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Letourneau v. Carpio

United States District Court, S.D. Florida

December 5, 2017




         THIS CAUSE is before the Court upon Plaintiff Claude Letourneau's Motion for Summary Judgment, ECF No. [38], Plaintiff Cindy Lynn Thibault's Motion for Summary Judgment, ECF No. [40] (collectively “Plaintiffs' Motions for Summary Judgment”), and Defendant Melodie Carpio's Motion for Summary Judgment, ECF No. [44] (“Defendant's Motion for Summary Judgment”). The Court has carefully considered all Motions, all supporting and opposing filings, the relevant authorities, and is otherwise duly advised. For the reasons that follow, Plaintiffs' Motions for Summary Judgment are granted and Defendant's Motion for Summary Judgment is denied.

         I. BACKGROUND

         A. Plaintiffs' Statement of Facts

         Plaintiffs Claude Letourneau (“Mr. Letourneau”) and Cindy Lynn Thibault (“Ms. Thibault”) (collectively “Plaintiffs”) sued Melodie Carpio (“Defendant”) for violating the Driver's Privacy Protection Act of 1994, 18 U.S.C. §§ 2721-2725 (“DPPA”). See ECF No. [9].

         Defendant did not dispute Plaintiffs' respective Statements of Undisputed Material Facts filed in support of their Motions for Summary Judgment. Local Rule 56.1(b) provides that “[a]ll material facts set forth in the movant's statement filed and supported as required above will be deemed admitted unless controverted by the opposing party's statement, provided that the Court finds that the movant's statement is supported by evidence in the record.” See S.D. Fla. L.R. 56.1(b). To the extent that record evidence supports Plaintiffs' Statements of Undisputed Material Facts, ECF Nos. [39] and [41], these facts are deemed admitted and undisputed as set forth below.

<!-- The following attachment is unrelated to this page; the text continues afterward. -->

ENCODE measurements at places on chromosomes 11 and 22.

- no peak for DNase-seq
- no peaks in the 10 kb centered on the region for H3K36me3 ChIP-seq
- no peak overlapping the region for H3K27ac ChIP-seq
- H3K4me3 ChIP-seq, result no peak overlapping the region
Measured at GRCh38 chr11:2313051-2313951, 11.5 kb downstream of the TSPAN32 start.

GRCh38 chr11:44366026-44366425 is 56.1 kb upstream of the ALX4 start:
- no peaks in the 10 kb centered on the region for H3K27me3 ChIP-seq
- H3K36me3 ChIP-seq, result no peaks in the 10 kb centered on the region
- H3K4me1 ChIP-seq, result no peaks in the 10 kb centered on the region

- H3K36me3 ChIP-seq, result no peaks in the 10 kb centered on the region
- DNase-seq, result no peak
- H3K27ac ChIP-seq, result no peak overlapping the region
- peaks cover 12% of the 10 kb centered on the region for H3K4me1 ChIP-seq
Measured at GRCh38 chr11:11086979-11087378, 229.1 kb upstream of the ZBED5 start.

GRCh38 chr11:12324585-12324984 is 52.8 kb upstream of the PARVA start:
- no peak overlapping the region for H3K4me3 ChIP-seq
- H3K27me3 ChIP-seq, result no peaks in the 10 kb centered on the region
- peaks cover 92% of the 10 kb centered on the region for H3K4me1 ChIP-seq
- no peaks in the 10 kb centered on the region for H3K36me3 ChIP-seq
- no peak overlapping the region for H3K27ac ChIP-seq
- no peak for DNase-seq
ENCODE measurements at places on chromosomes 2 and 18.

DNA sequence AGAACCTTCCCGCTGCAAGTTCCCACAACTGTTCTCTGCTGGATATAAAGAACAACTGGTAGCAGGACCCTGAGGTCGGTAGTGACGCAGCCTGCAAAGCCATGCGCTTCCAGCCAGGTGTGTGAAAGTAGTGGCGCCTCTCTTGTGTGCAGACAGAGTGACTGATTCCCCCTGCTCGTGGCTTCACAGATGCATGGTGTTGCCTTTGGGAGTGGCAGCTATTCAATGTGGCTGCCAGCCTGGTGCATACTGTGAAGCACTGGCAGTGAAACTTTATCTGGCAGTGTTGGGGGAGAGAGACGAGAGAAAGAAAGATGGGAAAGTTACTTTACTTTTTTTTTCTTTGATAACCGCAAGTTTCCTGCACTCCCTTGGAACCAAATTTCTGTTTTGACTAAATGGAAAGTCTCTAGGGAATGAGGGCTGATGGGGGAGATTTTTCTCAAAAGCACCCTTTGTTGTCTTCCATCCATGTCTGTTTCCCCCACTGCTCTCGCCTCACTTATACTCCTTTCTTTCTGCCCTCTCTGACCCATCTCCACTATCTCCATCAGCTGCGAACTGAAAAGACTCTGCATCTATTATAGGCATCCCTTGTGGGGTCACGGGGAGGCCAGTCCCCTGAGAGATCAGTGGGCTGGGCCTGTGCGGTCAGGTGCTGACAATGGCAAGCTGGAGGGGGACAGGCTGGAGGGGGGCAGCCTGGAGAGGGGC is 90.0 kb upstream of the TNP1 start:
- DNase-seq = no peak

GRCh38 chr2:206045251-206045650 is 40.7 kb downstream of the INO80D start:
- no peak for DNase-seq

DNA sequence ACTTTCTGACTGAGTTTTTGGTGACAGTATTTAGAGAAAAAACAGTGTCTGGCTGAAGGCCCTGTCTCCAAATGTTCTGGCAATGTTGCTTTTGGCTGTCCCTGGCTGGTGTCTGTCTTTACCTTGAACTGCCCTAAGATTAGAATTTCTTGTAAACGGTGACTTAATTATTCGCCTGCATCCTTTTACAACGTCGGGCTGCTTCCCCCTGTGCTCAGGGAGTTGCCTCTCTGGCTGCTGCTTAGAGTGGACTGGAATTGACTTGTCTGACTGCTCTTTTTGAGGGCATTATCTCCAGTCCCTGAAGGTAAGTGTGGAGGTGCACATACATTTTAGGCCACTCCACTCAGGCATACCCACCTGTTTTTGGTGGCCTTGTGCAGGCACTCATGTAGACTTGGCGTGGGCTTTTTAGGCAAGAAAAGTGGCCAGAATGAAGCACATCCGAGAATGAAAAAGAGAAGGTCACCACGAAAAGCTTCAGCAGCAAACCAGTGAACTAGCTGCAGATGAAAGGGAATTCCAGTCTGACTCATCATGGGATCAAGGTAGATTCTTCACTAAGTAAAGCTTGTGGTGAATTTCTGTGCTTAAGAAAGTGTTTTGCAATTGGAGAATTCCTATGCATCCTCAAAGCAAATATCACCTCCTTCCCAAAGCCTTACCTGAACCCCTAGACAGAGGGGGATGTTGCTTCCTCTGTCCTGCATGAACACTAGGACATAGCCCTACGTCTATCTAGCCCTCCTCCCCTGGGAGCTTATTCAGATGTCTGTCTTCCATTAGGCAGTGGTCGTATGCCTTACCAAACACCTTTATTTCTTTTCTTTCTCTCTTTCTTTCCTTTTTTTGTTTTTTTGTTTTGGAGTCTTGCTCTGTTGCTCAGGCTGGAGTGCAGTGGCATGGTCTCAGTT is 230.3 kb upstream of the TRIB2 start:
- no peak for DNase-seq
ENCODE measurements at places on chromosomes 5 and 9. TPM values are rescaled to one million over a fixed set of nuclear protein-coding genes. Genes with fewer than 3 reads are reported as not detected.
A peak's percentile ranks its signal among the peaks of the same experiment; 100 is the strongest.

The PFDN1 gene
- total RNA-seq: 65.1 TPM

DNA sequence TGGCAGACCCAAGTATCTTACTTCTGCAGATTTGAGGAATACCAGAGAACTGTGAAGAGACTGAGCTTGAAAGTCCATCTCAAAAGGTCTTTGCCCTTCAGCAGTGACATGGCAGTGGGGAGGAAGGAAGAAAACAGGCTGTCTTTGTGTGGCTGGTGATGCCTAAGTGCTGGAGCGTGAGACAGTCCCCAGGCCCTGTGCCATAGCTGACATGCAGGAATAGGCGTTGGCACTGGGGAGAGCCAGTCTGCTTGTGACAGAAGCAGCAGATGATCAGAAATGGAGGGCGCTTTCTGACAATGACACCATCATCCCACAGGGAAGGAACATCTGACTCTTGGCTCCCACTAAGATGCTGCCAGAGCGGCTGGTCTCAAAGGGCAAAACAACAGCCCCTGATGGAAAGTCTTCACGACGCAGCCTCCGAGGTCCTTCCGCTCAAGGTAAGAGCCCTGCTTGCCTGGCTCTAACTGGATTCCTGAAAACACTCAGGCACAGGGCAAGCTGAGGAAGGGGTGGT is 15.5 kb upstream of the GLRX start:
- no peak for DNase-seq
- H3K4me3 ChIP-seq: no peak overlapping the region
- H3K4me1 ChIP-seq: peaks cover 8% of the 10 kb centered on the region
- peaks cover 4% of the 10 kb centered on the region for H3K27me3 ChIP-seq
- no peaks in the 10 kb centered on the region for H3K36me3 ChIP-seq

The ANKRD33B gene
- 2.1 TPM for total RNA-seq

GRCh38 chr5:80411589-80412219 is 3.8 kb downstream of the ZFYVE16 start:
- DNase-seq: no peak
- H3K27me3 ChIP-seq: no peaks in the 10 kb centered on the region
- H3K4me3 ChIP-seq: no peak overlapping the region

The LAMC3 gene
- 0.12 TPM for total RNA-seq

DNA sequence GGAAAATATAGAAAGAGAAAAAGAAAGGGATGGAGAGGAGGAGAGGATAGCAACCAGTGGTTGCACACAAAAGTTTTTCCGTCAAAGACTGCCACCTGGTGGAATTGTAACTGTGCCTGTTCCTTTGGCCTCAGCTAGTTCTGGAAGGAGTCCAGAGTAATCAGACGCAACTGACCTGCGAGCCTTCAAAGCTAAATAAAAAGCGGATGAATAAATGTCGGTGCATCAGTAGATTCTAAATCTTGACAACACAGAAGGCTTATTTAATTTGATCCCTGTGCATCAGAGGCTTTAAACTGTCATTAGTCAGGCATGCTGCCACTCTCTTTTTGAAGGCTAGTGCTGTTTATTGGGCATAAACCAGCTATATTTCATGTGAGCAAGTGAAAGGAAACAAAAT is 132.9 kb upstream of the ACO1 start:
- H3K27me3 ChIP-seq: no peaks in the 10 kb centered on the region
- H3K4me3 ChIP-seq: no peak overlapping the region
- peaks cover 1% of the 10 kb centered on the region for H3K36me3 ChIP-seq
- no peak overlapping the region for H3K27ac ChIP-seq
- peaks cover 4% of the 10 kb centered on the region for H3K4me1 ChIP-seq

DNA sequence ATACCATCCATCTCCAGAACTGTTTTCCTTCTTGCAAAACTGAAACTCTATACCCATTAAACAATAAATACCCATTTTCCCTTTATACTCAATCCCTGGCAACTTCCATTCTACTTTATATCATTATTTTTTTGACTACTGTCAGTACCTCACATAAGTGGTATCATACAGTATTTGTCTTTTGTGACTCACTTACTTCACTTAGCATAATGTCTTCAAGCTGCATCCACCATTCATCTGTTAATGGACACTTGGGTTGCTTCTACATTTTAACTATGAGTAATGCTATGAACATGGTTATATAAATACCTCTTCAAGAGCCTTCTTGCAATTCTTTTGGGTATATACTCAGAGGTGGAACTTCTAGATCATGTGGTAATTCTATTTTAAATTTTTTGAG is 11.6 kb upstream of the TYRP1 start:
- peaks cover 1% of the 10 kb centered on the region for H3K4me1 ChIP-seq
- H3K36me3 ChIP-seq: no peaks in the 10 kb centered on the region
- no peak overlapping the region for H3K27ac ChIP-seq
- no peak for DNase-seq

On May 16, 2016, Pembroke Pines Police Department Sergeant Scott Carris randomly audited several police officers' use of the Driver and Vehicle Information Database (“DAVID”). See ECF Nos. [39] at [41] at ¶ 1.[1] Defendant was one of the names selected for review as part of the audit. Id. at ¶ 2. Sergeant Carris ultimately determined that Defendant improperly accessed Mr. Letourneau's information on the DAVID database 82 times and Ms. Thibault's information 85 times. Id. at ¶ 3. Thereafter, on September 16, 2016, Defendant, under oath and with her attorney present, voluntarily answered Sergeant Carris's questions regarding her alleged improper access of DAVID. Id. at ¶ 4. During the interview, Defendant admitted that she did not access Plaintiffs' information for any criminal justice reason or other legitimate business purpose. Id. at ¶¶ 5-6. Instead, she accessed their information out of curiosity. Id. at ¶ 6.

         B. Defendant's Statement of Facts

         Defendant also submitted a Statement of Material Facts in support of her Motion for Summary Judgment, which proffered additional facts. See ECF No. [44-2]. Plaintiffs did not respond to Defendant's Statement of Material Facts. As such, Defendant's proffered facts are deemed admitted to the extent they are supported by the record.[2] Such undisputed facts are set forth below.